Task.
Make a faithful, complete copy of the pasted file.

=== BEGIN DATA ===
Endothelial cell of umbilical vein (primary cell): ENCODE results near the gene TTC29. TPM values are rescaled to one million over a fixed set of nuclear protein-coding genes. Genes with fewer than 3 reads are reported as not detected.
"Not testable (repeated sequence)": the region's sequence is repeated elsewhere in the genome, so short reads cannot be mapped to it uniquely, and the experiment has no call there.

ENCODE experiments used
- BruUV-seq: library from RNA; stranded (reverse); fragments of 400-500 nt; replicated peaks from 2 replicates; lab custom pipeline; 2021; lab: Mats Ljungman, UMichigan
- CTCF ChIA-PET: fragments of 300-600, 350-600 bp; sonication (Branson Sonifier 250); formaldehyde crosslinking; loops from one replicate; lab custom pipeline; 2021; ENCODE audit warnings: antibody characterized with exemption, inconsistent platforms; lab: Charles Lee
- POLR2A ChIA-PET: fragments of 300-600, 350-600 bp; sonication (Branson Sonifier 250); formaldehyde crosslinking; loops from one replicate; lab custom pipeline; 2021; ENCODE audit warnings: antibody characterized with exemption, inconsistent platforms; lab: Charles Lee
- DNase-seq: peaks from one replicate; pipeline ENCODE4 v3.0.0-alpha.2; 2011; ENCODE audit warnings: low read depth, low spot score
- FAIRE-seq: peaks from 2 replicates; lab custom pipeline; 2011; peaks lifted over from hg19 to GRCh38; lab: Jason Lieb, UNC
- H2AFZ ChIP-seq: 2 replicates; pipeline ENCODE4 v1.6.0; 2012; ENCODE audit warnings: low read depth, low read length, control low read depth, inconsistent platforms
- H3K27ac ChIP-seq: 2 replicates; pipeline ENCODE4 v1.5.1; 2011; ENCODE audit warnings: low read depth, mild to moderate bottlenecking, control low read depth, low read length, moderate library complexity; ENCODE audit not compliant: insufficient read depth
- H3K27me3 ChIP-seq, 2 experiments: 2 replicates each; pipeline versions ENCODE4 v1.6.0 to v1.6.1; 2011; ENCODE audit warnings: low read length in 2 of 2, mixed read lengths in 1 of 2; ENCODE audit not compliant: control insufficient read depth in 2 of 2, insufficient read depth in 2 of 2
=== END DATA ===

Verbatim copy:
Endothelial cell of umbilical vein (primary cell): ENCODE results near the gene TTC29. TPM values are rescaled to one million over a fixed set of nuclear protein-coding genes. Genes with fewer than 3 reads are reported as not detected.
"Not testable (repeated sequence)": the region's sequence is repeated elsewhere in the genome, so short reads cannot be mapped to it uniquely, and the experiment has no call there.

ENCODE experiments used
- BruUV-seq: library from RNA; stranded (reverse); fragments of 400-500 nt; replicated peaks from 2 replicates; lab custom pipeline; 2021; lab: Mats Ljungman, UMichigan
- CTCF ChIA-PET: fragments of 300-600, 350-600 bp; sonication (Branson Sonifier 250); formaldehyde crosslinking; loops from one replicate; lab custom pipeline; 2021; ENCODE audit warnings: antibody characterized with exemption, inconsistent platforms; lab: Charles Lee
- POLR2A ChIA-PET: fragments of 300-600, 350-600 bp; sonication (Branson Sonifier 250); formaldehyde crosslinking; loops from one replicate; lab custom pipeline; 2021; ENCODE audit warnings: antibody characterized with exemption, inconsistent platforms; lab: Charles Lee
- DNase-seq: peaks from one replicate; pipeline ENCODE4 v3.0.0-alpha.2; 2011; ENCODE audit warnings: low read depth, low spot score
- FAIRE-seq: peaks from 2 replicates; lab custom pipeline; 2011; peaks lifted over from hg19 to GRCh38; lab: Jason Lieb, UNC
- H2AFZ ChIP-seq: 2 replicates; pipeline ENCODE4 v1.6.0; 2012; ENCODE audit warnings: low read depth, low read length, control low read depth, inconsistent platforms
- H3K27ac ChIP-seq: 2 replicates; pipeline ENCODE4 v1.5.1; 2011; ENCODE audit warnings: low read depth, mild to moderate bottlenecking, control low read depth, low read length, moderate library complexity; ENCODE audit not compliant: insufficient read depth
- H3K27me3 ChIP-seq, 2 experiments: 2 replicates each; pipeline versions ENCODE4 v1.6.0 to v1.6.1; 2011; ENCODE audit warnings: low read length in 2 of 2, mixed read lengths in 1 of 2; ENCODE audit not compliant: control insufficient read depth in 2 of 2, insufficient read depth in 2 of 2